- The definition of consonant is in agreement.
An example of consonant used as an adjective is the phrase "consonant points of view" which means points of view that work well together.
- A consonant is defined as a letter in speech where the sound is formed by an interruption of the breath by some part of the mouth.
Examples of a consonant are the letters B, P and L.
- in harmony or agreement; in accord
- harmonious in tone
- Prosody having consonance
Origin of consonantOld French ; from Classical Latin consonans: see consonance
- any speech sound in the production of which the speaker completely stops and then releases the air stream, as in (p, t, k, b, d, g), stops it at one point while it escapes at another, as in (m, n, ?, l, r), forces it through a loosely closed or very narrow passage, as in (f, v, s, z, ?, ?, ?, ?, H, ?, h, w, y), or uses a combination of these means, as in (?, j)
- a letter or symbol representing such a sound
- Linguis. any phoneme, esp. one produced as described above, that does not form the peak of a syllable
- Being in agreement or accord: remarks consonant with our own beliefs.
- Corresponding or alike in sound, as words or syllables.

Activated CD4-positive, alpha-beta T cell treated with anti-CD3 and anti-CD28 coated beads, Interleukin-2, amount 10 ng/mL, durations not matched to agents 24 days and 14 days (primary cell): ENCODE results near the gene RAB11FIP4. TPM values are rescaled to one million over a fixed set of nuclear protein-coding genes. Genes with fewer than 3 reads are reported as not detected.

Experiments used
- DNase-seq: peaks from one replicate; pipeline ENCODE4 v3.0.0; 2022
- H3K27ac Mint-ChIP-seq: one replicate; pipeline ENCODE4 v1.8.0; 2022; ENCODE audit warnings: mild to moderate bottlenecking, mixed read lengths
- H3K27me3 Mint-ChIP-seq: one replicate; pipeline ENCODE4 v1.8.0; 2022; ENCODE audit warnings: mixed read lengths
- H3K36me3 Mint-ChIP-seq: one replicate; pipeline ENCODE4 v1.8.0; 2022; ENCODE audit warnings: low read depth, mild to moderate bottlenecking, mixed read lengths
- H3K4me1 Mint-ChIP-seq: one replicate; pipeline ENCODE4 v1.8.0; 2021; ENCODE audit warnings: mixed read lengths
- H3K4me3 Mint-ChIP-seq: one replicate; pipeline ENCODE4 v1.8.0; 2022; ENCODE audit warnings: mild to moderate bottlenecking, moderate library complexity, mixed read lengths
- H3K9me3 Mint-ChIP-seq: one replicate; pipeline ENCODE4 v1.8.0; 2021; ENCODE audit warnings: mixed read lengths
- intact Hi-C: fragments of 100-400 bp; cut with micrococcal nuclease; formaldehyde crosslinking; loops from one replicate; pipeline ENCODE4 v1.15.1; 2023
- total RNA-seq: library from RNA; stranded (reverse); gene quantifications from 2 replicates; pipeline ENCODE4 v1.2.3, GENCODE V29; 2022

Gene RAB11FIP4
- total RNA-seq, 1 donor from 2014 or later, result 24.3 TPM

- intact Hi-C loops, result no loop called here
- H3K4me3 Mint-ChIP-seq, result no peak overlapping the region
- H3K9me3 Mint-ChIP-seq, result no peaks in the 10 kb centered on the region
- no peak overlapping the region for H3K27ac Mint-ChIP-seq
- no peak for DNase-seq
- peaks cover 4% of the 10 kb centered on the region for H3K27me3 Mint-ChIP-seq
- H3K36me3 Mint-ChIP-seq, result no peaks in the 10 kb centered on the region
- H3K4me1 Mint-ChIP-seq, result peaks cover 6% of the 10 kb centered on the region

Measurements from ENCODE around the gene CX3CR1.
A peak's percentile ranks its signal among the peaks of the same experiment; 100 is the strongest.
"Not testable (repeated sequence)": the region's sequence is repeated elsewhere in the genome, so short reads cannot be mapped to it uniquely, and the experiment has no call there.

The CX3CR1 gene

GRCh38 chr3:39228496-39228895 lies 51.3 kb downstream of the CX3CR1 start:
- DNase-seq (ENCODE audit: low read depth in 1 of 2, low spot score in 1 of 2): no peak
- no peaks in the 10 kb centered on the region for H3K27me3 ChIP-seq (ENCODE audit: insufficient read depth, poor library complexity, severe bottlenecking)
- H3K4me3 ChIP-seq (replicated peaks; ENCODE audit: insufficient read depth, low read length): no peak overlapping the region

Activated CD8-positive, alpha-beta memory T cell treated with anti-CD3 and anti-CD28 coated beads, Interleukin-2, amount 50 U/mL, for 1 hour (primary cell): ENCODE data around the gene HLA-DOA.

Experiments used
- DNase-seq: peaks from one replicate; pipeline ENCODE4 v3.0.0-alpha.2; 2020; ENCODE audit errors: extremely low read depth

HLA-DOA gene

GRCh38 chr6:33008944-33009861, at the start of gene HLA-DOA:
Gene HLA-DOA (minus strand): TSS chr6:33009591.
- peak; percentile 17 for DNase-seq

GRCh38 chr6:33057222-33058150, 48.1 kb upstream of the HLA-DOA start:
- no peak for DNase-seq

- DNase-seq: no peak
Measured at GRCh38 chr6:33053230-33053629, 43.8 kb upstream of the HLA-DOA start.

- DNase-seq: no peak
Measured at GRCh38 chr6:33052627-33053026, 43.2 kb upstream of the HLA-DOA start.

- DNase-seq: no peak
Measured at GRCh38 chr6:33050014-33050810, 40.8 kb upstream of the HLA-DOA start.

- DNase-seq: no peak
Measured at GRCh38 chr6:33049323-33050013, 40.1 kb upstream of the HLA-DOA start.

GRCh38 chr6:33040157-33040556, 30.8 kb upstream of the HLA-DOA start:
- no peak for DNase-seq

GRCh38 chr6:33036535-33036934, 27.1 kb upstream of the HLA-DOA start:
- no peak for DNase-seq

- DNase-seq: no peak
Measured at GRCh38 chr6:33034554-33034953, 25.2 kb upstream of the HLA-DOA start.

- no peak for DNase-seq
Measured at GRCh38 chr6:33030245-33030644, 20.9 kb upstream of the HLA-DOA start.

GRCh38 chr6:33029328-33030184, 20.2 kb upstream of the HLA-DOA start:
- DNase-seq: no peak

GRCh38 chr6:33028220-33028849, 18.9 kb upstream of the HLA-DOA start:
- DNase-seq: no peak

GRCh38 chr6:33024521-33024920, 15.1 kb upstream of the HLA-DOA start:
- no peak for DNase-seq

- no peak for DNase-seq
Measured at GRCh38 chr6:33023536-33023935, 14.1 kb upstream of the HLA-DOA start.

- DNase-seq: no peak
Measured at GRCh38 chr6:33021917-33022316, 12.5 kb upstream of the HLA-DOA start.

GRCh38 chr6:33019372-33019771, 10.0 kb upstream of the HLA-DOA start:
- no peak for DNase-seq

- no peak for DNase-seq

- Harmonious in sound or tone.
- A speech sound produced by a partial or complete obstruction of the air stream by any of various constrictions of the speech organs, such as (p), (f), (r), (w), and (h).
- A letter or character representing such a speech sound.
Origin of consonantMiddle English, from Old French, from Latin c&omacron;nson&amacron;ns, c&omacron;nsonant-, present participle of c&omacron;nson&amacron;re, to agree : com-, com- + son&amacron;re, to sound; see swen- in Indo-European roots.
- (phonetics) A sound that results from the passage of air through restrictions of the oral cavity; any sound that is not the dominant sound of a syllable, the dominant sound generally being a vowel.
- A letter representing the sound of a consonant.
- The 19 unquestionable consonants in the English alphabet are B, C, D, F, G, H, J, K, L, M, N, P, Q, R, S, T, V, X, Z.
(comparative more consonant, superlative most consonant)
From Old French, from Latin cōnsonāns (“sounding with”), from prefix con- (“with”), + present participle sonāns (“sounding”), from sonāre (“to sound”)